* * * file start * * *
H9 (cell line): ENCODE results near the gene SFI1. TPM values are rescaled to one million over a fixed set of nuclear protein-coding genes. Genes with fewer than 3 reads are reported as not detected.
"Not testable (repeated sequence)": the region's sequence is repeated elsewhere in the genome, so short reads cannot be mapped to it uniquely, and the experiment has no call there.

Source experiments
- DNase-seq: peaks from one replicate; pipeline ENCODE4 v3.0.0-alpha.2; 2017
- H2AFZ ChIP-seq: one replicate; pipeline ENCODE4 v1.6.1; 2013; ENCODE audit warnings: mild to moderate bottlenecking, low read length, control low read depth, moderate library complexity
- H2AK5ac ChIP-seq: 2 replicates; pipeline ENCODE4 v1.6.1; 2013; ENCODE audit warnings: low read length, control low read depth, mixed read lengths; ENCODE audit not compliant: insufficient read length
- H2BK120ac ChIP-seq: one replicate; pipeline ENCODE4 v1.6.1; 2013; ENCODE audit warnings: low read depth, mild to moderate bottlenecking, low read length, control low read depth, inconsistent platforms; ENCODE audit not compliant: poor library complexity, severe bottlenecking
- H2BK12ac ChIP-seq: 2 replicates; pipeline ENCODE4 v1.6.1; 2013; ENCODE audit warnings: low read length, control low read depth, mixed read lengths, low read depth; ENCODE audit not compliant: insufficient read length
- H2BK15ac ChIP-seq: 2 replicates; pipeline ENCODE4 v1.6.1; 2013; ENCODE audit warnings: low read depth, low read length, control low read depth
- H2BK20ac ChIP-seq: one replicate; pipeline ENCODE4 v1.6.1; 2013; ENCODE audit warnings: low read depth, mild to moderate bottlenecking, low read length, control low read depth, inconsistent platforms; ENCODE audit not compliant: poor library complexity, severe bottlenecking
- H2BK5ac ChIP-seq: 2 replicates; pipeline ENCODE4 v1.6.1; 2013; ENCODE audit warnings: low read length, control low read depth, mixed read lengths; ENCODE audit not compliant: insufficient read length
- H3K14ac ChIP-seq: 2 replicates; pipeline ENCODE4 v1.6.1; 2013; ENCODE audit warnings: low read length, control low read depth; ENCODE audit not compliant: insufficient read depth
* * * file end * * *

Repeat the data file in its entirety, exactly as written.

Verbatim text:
H9 (cell line): ENCODE results near the gene SFI1. TPM values are rescaled to one million over a fixed set of nuclear protein-coding genes. Genes with fewer than 3 reads are reported as not detected.
"Not testable (repeated sequence)": the region's sequence is repeated elsewhere in the genome, so short reads cannot be mapped to it uniquely, and the experiment has no call there.

Source experiments
- DNase-seq: peaks from one replicate; pipeline ENCODE4 v3.0.0-alpha.2; 2017
- H2AFZ ChIP-seq: one replicate; pipeline ENCODE4 v1.6.1; 2013; ENCODE audit warnings: mild to moderate bottlenecking, low read length, control low read depth, moderate library complexity
- H2AK5ac ChIP-seq: 2 replicates; pipeline ENCODE4 v1.6.1; 2013; ENCODE audit warnings: low read length, control low read depth, mixed read lengths; ENCODE audit not compliant: insufficient read length
- H2BK120ac ChIP-seq: one replicate; pipeline ENCODE4 v1.6.1; 2013; ENCODE audit warnings: low read depth, mild to moderate bottlenecking, low read length, control low read depth, inconsistent platforms; ENCODE audit not compliant: poor library complexity, severe bottlenecking
- H2BK12ac ChIP-seq: 2 replicates; pipeline ENCODE4 v1.6.1; 2013; ENCODE audit warnings: low read length, control low read depth, mixed read lengths, low read depth; ENCODE audit not compliant: insufficient read length
- H2BK15ac ChIP-seq: 2 replicates; pipeline ENCODE4 v1.6.1; 2013; ENCODE audit warnings: low read depth, low read length, control low read depth
- H2BK20ac ChIP-seq: one replicate; pipeline ENCODE4 v1.6.1; 2013; ENCODE audit warnings: low read depth, mild to moderate bottlenecking, low read length, control low read depth, inconsistent platforms; ENCODE audit not compliant: poor library complexity, severe bottlenecking
- H2BK5ac ChIP-seq: 2 replicates; pipeline ENCODE4 v1.6.1; 2013; ENCODE audit warnings: low read length, control low read depth, mixed read lengths; ENCODE audit not compliant: insufficient read length
- H3K14ac ChIP-seq: 2 replicates; pipeline ENCODE4 v1.6.1; 2013; ENCODE audit warnings: low read length, control low read depth; ENCODE audit not compliant: insufficient read depth